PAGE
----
After a mid-life career change, Dean Delray laughs at the pain

After a mid-life career change, Dean Delray laughs at the pain

In the past year, comedian Dean Delray was evicted from his apartment, diagnosed with diabetes and had an ugly motorcycle accident.
Some would consider that stretch of bad luck calamitous. Delray thinks it’s good standup material.

“I’ve always said, standup is half tragedy, half comedy,” says Delray, who appears at the Punch Line for three nights next week. “When something crazy happens to me in my life, I try and figure out a way to make people laugh about it.”

While Delray has endured his share of struggles, he’s starting to shine on the comedy circuit.

After slogging through a series of different careers and odd jobs — rock musician, Harley Davidson salesperson — the grizzled 51-year-old found a home with standup. Encouraged to pursue the career by his friend, comedian Nathaniel “Earthquake” Stroman, Delray fully immersed himself in the job at 44, taking on any gig he could.

“I could always get my friends to crack up laughing by telling stories,” said Delray, who grew up in the Bay Area and lived in San Francisco for years.

“But it’s a different animal trying to get complete strangers to laugh. The only way to get better was to practice — and that’s how I’ve ended up doing more than 3,300 shows in the last seven years.”

Inspired by blunt, unapologetically crass comedians like Bill Burr, Marc Maron and Louis CK, Delray speaks candidly (and crudely) about adventures over his unique lifetime, which has seen him tour the world in a rock band and eke out a living doing blue collar work.

Splitting time now between New York and Los Angeles, Delray is constantly working, either doing standup or hosting his podcast “Let There Be Talk,” which airs two times a week.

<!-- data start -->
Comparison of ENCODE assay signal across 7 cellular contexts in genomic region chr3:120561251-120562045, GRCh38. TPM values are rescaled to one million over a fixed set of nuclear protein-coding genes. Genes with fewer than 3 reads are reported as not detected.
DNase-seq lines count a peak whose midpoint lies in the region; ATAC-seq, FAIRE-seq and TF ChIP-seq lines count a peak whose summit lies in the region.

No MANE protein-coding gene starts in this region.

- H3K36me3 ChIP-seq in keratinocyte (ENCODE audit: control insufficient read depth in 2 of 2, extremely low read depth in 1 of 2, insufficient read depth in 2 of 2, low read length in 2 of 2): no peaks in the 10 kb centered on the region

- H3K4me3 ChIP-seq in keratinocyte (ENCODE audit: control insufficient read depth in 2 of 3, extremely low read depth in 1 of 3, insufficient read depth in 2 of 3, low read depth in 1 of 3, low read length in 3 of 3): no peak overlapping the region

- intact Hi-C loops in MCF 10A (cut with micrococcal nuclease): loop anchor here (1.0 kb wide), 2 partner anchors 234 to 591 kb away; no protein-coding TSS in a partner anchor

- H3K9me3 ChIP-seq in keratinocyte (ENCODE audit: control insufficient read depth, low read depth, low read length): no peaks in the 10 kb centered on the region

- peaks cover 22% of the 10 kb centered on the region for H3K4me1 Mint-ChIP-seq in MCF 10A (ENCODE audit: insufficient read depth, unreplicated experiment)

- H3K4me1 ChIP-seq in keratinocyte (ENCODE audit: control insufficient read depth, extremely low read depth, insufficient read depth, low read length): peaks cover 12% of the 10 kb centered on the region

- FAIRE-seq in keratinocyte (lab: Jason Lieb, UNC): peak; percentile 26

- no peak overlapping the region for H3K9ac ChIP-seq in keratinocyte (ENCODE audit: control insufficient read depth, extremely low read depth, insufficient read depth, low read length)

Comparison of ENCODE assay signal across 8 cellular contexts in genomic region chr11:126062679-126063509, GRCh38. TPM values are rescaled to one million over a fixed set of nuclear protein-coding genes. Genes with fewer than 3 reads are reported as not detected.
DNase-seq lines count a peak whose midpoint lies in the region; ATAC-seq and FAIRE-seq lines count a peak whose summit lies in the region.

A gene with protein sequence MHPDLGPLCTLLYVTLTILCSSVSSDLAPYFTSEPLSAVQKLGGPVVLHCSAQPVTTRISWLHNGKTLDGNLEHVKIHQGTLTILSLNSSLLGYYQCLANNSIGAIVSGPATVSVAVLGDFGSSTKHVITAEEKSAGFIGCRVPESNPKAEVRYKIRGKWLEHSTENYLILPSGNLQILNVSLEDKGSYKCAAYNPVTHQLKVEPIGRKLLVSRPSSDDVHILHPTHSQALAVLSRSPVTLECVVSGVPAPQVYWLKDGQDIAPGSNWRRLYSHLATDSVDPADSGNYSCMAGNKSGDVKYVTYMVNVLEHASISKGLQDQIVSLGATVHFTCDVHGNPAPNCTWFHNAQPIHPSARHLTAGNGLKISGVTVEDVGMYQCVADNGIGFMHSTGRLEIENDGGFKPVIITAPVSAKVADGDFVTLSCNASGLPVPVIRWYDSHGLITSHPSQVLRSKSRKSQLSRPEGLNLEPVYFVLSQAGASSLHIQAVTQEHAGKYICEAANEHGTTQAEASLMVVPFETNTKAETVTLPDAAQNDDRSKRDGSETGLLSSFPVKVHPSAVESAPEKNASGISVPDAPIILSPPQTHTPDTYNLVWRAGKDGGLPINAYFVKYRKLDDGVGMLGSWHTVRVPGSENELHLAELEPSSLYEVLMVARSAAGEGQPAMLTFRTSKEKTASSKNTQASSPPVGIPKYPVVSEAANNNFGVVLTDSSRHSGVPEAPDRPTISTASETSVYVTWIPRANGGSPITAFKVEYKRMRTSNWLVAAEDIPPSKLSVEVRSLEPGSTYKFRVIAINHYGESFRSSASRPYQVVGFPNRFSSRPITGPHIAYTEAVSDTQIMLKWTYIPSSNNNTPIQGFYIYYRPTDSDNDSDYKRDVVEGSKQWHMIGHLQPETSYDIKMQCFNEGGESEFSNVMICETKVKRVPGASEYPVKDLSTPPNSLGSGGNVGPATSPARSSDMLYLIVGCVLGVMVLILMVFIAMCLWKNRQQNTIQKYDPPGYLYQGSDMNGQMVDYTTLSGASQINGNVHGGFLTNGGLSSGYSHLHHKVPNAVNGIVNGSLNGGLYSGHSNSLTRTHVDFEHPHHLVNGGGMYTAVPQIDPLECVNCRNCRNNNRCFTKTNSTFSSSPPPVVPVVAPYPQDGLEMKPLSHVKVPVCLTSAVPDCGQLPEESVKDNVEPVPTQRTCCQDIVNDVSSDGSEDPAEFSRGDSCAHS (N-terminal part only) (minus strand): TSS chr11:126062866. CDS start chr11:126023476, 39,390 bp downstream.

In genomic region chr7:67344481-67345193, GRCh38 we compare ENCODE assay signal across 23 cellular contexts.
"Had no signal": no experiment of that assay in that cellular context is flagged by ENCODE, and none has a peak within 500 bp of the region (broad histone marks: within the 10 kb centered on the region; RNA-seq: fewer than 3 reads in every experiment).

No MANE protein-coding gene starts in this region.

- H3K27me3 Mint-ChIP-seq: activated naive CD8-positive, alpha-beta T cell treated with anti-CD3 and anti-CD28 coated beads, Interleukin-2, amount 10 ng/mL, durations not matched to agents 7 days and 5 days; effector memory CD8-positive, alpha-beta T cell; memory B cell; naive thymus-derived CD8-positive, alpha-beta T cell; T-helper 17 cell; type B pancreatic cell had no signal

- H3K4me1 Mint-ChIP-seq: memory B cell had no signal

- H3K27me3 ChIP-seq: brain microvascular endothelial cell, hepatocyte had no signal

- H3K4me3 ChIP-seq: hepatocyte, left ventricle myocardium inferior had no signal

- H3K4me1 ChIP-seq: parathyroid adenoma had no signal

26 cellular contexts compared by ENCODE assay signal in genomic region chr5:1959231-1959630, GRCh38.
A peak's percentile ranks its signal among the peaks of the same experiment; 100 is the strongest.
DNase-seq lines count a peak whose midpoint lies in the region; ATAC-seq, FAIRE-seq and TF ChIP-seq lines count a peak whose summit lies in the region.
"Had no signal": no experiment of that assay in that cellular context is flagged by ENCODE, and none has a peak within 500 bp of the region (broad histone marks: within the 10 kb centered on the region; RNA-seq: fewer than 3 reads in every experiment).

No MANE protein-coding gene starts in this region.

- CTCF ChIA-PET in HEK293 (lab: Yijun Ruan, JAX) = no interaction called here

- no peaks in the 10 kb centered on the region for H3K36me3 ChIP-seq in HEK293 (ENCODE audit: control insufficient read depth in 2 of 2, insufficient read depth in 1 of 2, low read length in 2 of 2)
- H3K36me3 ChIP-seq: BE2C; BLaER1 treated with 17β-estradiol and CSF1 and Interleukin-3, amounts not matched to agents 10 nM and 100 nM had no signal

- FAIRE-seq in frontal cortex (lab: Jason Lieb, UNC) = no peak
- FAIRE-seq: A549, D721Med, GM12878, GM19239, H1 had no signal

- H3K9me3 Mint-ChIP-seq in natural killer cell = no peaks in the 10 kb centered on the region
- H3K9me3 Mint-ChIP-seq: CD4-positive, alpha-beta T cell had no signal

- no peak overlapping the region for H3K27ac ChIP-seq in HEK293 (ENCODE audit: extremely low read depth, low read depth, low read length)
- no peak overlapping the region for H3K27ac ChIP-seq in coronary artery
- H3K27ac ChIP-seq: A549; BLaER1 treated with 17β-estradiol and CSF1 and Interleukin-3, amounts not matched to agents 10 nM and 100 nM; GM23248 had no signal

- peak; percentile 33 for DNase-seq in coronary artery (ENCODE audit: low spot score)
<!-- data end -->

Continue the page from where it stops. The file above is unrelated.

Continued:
It’s all in an effort to be the best comic he can be.

“I’m still working on a joke about my motorcycle crash that will get people to laugh, and not freak out,” said Delray. “But I’ve managed to get a good line in about diabetes. I tell the crowd about my disease, and just say ‘you know, I can’t sugarcoat it,’ which usually gets a nice chuckle.”

Although he’s not afraid to delve into life’s miseries, Delray remains unabashedly upbeat about his current profession. A fan of comedy since an early age — local acts like Bobcat Goldthwait and Robin Williams were his favorites — Delray is finally getting to enjoy the standup life he once dreamed about.

“When I’m doing standup, I don’t consider it work,” said Delray. “I’d rather be doing this 15 hours a day, seven days a week, than ever working again for someone else.”

IF YOU GO

Dean Delray
Where: Punchline, 444 Battery Street, S.F.
When: 8 p.m. Dec. 15, 8 and 10 p.m. Dec. 16, 7:30 and 9:30 p.m. Dec 17
Tickets: $23
Contact: (415) 397-7573, www.punchlinecomedyclub.comBill BurrComedyDean Delraydiabetesmotorcycle accidentPunch Linestandup comedy

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